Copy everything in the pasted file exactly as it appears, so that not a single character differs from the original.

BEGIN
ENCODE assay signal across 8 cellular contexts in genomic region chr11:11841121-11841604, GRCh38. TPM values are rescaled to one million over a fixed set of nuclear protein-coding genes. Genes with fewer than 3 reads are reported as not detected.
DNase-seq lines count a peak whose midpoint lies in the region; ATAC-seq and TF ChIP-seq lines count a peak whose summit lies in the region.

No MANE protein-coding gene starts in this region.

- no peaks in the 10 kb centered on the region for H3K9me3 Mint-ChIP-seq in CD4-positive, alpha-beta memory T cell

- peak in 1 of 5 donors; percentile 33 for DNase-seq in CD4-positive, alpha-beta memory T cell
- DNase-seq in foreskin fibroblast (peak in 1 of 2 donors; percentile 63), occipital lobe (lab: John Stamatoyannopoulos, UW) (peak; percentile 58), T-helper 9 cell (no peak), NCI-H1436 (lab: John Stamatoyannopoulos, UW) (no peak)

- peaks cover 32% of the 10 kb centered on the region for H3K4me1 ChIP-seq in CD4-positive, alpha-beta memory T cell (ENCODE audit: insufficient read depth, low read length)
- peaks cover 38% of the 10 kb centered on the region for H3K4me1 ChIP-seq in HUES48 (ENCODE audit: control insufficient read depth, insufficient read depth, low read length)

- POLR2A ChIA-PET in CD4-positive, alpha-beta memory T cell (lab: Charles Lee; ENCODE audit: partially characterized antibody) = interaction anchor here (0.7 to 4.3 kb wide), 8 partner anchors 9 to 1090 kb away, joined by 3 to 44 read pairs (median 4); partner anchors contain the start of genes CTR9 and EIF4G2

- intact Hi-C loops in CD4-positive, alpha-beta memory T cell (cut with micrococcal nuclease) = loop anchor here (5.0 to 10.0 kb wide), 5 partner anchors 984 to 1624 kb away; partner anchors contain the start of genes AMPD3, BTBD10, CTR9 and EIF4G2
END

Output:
ENCODE assay signal across 8 cellular contexts in genomic region chr11:11841121-11841604, GRCh38. TPM values are rescaled to one million over a fixed set of nuclear protein-coding genes. Genes with fewer than 3 reads are reported as not detected.
DNase-seq lines count a peak whose midpoint lies in the region; ATAC-seq and TF ChIP-seq lines count a peak whose summit lies in the region.

No MANE protein-coding gene starts in this region.

- no peaks in the 10 kb centered on the region for H3K9me3 Mint-ChIP-seq in CD4-positive, alpha-beta memory T cell

- peak in 1 of 5 donors; percentile 33 for DNase-seq in CD4-positive, alpha-beta memory T cell
- DNase-seq in foreskin fibroblast (peak in 1 of 2 donors; percentile 63), occipital lobe (lab: John Stamatoyannopoulos, UW) (peak; percentile 58), T-helper 9 cell (no peak), NCI-H1436 (lab: John Stamatoyannopoulos, UW) (no peak)

- peaks cover 32% of the 10 kb centered on the region for H3K4me1 ChIP-seq in CD4-positive, alpha-beta memory T cell (ENCODE audit: insufficient read depth, low read length)
- peaks cover 38% of the 10 kb centered on the region for H3K4me1 ChIP-seq in HUES48 (ENCODE audit: control insufficient read depth, insufficient read depth, low read length)

- POLR2A ChIA-PET in CD4-positive, alpha-beta memory T cell (lab: Charles Lee; ENCODE audit: partially characterized antibody) = interaction anchor here (0.7 to 4.3 kb wide), 8 partner anchors 9 to 1090 kb away, joined by 3 to 44 read pairs (median 4); partner anchors contain the start of genes CTR9 and EIF4G2

- intact Hi-C loops in CD4-positive, alpha-beta memory T cell (cut with micrococcal nuclease) = loop anchor here (5.0 to 10.0 kb wide), 5 partner anchors 984 to 1624 kb away; partner anchors contain the start of genes AMPD3, BTBD10, CTR9 and EIF4G2